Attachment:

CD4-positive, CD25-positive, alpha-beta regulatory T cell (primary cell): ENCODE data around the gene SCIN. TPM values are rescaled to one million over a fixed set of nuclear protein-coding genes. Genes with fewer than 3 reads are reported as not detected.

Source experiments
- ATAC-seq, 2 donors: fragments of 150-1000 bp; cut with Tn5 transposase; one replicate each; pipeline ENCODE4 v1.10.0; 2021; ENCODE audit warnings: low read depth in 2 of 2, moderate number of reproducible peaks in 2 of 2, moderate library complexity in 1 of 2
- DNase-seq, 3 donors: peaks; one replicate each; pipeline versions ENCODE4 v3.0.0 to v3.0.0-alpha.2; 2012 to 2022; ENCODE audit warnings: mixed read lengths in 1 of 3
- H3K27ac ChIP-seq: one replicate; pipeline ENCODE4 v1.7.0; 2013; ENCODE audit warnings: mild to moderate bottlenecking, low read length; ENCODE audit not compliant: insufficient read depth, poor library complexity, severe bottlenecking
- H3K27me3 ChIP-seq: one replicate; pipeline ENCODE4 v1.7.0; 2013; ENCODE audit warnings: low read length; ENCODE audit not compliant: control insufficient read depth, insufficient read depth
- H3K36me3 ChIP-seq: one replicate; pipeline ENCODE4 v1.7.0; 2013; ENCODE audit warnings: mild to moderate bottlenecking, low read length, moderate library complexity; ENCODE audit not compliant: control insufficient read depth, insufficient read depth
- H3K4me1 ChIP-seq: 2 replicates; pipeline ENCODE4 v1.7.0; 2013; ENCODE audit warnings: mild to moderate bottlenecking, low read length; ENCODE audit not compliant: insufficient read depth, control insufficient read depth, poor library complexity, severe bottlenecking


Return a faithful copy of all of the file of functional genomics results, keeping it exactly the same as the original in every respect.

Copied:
CD4-positive, CD25-positive, alpha-beta regulatory T cell (primary cell): ENCODE data around the gene SCIN. TPM values are rescaled to one million over a fixed set of nuclear protein-coding genes. Genes with fewer than 3 reads are reported as not detected.

Source experiments
- ATAC-seq, 2 donors: fragments of 150-1000 bp; cut with Tn5 transposase; one replicate each; pipeline ENCODE4 v1.10.0; 2021; ENCODE audit warnings: low read depth in 2 of 2, moderate number of reproducible peaks in 2 of 2, moderate library complexity in 1 of 2
- DNase-seq, 3 donors: peaks; one replicate each; pipeline versions ENCODE4 v3.0.0 to v3.0.0-alpha.2; 2012 to 2022; ENCODE audit warnings: mixed read lengths in 1 of 3
- H3K27ac ChIP-seq: one replicate; pipeline ENCODE4 v1.7.0; 2013; ENCODE audit warnings: mild to moderate bottlenecking, low read length; ENCODE audit not compliant: insufficient read depth, poor library complexity, severe bottlenecking
- H3K27me3 ChIP-seq: one replicate; pipeline ENCODE4 v1.7.0; 2013; ENCODE audit warnings: low read length; ENCODE audit not compliant: control insufficient read depth, insufficient read depth
- H3K36me3 ChIP-seq: one replicate; pipeline ENCODE4 v1.7.0; 2013; ENCODE audit warnings: mild to moderate bottlenecking, low read length, moderate library complexity; ENCODE audit not compliant: control insufficient read depth, insufficient read depth
- H3K4me1 ChIP-seq: 2 replicates; pipeline ENCODE4 v1.7.0; 2013; ENCODE audit warnings: mild to moderate bottlenecking, low read length; ENCODE audit not compliant: insufficient read depth, control insufficient read depth, poor library complexity, severe bottlenecking